I can now happily say this NFC tag hack works. No need to hack your purifier like with their previous kit (I almost purchased the kit — but eventually decided against it; was it worth the trouble?).
But these NFC tags are significantly easier to use. After ignoring the “your filter is at 0%” for the past ~6 months, it’s back at 100% with this. Remember to dust off and clean it once in a while (but even if you don’t, the air coming out is still cleaner).
So, entirely, worth it!
Speaking of which — Ikea has a whole new range of cool purifiers (including built-in a table). Quite cool (and sad that it’s come to this with all the pollution)!
Shan uses her iPad a lot, but a lot of the more serious (interior design) work needs to happen on AutoCAD or Photoshop. That is just not going to work on an iPad.
When we’re travelling (read: holiday) she’s carrying an old Lenovo ThinkPad 13 (great device!) just “in case” she needs to open AutoCAD and edit something minor or read the drawings/dimensions. But honestly, most of the time that device is turned off and dead weight.
But all the above is just an excuse to “I was bored, and I wanted to test something”: can I use an old Raspberry Pi (zero W) to remotely wake her Intel NUC, and then use Tailscale to use RD on her iPad? Well, yes I can.
I completed this using:
Tailscale to remote desktop from anywhere to home
Cloudflare Tunnels, Access and DNS to have a web interface to wake the desktop
A Linux device that’s always on and in the same LAN, and that’ll run a PHP script.
Prep work: enable WOL
First off: enable Wake-on-LAN (WOL) in the BIOS and in your Windows settings. This article explains it for Intel NUCs, but would be similar enough for most devices. The Device Manager pane looked different on our i5 NUC, but was close enough.
On Mac, you just need to enable it in the Energy preference pane, for Linux I have no clue. 🤷♂️
Second step: have a working Raspberry Pi (or any Linux device) in the same LAN. This device needs to be turned on 24/7, so use something that uses very little power.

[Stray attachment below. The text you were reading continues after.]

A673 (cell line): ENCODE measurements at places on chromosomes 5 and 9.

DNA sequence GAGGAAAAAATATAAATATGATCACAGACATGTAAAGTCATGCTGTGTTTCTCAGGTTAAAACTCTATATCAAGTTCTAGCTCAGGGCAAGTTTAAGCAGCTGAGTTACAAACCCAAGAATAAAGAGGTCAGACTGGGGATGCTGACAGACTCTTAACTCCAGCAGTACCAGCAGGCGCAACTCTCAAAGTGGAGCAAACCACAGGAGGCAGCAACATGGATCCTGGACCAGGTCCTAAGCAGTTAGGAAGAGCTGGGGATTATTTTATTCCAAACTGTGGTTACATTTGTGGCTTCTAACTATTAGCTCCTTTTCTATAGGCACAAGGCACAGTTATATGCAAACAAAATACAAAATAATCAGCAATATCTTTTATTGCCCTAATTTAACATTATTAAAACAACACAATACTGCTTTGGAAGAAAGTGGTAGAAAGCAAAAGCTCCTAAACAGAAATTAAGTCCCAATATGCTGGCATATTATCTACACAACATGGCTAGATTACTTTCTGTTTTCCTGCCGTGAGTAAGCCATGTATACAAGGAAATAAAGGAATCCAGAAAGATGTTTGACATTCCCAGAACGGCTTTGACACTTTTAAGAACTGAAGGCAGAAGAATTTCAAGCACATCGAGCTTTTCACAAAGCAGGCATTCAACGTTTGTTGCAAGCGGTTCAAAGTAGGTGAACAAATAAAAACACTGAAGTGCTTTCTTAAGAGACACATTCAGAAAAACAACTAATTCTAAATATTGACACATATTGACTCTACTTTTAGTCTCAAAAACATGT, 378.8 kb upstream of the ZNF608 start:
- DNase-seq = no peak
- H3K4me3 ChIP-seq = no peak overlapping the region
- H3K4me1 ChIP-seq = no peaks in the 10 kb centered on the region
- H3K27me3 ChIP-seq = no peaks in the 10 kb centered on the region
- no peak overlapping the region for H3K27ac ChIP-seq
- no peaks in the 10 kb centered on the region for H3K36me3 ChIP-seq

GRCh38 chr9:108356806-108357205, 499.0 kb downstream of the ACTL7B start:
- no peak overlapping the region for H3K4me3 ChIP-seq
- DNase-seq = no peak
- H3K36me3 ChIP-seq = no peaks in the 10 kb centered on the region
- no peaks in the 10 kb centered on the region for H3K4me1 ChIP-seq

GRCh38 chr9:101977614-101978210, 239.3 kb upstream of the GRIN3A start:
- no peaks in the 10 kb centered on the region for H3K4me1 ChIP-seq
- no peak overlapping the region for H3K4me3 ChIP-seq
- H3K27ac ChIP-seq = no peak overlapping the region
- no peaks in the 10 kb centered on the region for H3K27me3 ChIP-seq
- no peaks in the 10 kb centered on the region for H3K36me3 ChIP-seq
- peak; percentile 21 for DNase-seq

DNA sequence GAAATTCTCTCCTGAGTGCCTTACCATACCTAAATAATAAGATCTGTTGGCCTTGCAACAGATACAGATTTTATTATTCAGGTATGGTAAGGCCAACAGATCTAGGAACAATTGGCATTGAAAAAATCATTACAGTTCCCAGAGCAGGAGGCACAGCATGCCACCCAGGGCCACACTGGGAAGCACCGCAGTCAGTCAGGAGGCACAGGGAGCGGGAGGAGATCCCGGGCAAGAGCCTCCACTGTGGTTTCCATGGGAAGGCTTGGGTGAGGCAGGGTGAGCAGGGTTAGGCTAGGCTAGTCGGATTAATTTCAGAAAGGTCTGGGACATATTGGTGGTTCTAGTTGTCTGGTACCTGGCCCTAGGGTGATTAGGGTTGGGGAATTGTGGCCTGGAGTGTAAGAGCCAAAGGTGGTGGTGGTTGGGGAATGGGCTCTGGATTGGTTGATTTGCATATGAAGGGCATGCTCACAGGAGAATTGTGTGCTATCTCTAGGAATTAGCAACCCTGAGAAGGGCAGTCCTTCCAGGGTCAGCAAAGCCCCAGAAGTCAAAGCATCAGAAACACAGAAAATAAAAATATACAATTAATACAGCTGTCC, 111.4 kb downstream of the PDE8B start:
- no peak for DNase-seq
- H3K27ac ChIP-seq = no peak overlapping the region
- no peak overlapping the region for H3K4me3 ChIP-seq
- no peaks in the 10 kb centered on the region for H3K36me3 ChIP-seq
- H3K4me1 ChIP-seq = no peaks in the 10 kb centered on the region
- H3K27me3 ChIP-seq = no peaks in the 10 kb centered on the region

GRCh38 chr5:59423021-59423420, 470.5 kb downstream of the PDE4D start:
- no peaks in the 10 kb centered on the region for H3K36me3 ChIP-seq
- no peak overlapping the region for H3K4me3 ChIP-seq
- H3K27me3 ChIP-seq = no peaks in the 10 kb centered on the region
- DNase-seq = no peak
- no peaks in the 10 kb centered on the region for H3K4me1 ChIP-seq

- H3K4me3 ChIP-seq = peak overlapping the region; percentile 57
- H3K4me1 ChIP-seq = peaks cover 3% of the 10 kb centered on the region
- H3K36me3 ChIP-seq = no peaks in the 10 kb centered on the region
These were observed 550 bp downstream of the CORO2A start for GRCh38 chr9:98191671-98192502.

I do have a more powerful RPi4 I wish I could've reused (running Docker and some other "serious" stuff; however it's currently in a different VLAN, and it's quite crucial the Linux device is in the same LAN as the device(s) you want to wake up), so I went with an old Raspberry Pi Zero W that was collecting dust (it used to run pwnagotchi).
On the Linux device, install etherwake. The command to run is quite simply etherwake aa:bb:cc:11:22:33 (= the ethernet MAC address of your device).
If this doesn’t wake your desktop, something is wrong and there’s no point continuing. Go and troubleshoot.
Install Tailscale and RD
On the (Windows) desktop and your iPad, install Tailscale. Login, and make sure it works by pinging from one to the other.
Then set up Remote Desktop on both (Windows, iPad). You should test and make sure you can properly connect using the LAN IP address and then the Tailscale IP address.
Fun fact: I create a DNS record for all my devices using Cloudflare DNS with the syntax of device-name.ts.yeri.be, so I don't need to ever remember IPs, and can easily ssh or ping devices without having to look up IPs.
Fun fact side track: I actually have a dynamic script that runs (on Linux) and creates hostname.ts.yeri.be for the Tailscale IP, hostname.wg.yeri.be based on the Wireguard IP, hostname.lan.yeri.be based on the LAN IP. This dyndns script runs every so often and updates IPs if needed. All this is running using Cloudflare DNS and their API. Super convenient.